Reggie Watts calls his form of entertainment "disinformationist." He disorients his audience, sometimes talking non-sense and switching seamlessly between accents — all improvised on the spot.
Kyle Christy

Originally published on Sat August 1, 2015 4:55 pm

As part of a series called My Big Break, All Things Considered is collecting stories of triumph, big and small. These are the moments when everything seems to click, and people leap forward into their careers.

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Book News & Features
3:10 pm
Sat August 1, 2015

76 Years Later, Lost F. Scott Fitzgerald Story Sees The Light Of Day

F. Scott Fitzgerald's story "Temperature" — which was found as an unpublished manuscript — appears in the new issue of The Strand Magazine.
AP

Originally published on Sat August 1, 2015 4:55 pm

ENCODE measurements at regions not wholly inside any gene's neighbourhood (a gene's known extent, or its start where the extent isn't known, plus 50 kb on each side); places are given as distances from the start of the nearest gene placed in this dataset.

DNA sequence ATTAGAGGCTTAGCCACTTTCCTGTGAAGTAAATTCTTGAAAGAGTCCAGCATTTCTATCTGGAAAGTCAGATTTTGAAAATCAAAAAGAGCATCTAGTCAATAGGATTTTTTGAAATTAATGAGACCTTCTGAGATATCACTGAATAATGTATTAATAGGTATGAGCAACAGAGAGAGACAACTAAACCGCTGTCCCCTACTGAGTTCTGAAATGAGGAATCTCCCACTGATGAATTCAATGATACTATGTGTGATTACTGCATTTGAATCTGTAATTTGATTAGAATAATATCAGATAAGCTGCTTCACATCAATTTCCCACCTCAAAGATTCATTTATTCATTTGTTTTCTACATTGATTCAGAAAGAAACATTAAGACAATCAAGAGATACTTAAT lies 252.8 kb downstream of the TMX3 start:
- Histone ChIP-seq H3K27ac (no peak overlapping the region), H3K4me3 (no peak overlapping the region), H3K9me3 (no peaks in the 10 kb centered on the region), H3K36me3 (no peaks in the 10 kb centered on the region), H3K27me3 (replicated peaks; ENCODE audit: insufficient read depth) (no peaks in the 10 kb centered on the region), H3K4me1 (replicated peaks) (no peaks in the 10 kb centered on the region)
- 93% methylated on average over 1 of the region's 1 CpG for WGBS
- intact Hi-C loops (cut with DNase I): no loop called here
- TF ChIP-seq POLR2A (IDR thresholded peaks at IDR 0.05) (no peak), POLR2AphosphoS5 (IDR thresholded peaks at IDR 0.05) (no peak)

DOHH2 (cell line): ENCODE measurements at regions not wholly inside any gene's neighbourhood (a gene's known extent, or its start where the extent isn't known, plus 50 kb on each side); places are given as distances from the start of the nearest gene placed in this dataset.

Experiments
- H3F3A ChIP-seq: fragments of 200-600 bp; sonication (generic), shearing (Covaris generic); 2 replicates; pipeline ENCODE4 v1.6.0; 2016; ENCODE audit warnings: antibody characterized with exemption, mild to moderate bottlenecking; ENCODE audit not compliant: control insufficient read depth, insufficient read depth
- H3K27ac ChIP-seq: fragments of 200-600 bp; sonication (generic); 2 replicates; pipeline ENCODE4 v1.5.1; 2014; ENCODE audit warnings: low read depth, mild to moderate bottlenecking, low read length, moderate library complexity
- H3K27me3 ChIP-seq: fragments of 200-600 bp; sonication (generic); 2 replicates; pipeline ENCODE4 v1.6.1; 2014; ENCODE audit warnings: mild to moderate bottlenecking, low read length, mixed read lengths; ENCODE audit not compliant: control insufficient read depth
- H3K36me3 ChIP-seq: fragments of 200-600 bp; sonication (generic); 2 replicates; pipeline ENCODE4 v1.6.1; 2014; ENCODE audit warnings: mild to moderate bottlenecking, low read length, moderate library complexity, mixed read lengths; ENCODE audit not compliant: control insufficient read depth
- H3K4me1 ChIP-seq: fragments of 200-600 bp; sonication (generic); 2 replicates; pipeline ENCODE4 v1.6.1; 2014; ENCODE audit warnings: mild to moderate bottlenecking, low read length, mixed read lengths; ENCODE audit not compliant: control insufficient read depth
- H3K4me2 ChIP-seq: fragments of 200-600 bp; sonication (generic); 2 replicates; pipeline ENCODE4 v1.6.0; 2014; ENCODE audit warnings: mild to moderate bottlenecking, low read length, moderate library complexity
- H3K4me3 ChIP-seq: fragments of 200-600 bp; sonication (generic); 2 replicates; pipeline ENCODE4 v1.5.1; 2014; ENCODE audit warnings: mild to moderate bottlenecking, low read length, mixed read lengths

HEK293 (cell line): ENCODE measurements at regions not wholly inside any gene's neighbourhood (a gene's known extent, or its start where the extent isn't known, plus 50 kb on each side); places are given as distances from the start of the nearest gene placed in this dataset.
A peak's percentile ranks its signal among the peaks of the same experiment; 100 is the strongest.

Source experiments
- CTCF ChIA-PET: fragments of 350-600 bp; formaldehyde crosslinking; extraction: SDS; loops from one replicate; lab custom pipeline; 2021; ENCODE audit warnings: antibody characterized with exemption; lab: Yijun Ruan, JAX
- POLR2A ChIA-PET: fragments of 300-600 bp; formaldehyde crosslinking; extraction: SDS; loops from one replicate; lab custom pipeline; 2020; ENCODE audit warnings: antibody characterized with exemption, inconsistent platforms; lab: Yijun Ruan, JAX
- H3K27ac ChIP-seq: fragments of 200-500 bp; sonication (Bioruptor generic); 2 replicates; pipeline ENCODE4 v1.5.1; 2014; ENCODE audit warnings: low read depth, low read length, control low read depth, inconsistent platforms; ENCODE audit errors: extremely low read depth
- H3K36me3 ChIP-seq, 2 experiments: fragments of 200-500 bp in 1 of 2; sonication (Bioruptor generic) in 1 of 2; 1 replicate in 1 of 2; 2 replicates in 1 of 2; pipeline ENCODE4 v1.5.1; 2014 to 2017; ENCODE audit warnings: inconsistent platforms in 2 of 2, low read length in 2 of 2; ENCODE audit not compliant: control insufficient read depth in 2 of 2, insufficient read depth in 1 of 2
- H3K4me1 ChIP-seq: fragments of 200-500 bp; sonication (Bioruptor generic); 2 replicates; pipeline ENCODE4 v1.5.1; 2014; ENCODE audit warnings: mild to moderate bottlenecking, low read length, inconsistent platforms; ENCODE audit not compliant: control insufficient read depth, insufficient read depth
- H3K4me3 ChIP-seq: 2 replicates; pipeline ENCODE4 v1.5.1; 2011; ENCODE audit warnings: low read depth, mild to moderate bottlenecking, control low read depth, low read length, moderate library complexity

Andrew Gulli has an unusual passion: finding unpublished short stories by famous American authors. He searches through libraries and archives, finds works, researches to confirm they've never been published — then publishes them in the literary magazine he edits, The Strand.

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Books
3:10 pm
Sat August 1, 2015

A Look Back On 'Middle Passage': The Evolution Of A Literary Classic

Originally published on Sat August 1, 2015 4:55 pm

Copyright 2015 NPR. To see more, visit http://www.npr.org/.

Transcript

ARUN RATH, HOST:

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Movie Interviews
3:10 pm
Sat August 1, 2015

More Than A Toy: Lego Enthusiasts Have Built A Community

A LEGO Brickumentary explores the enduring global appeal of the little plastic toys.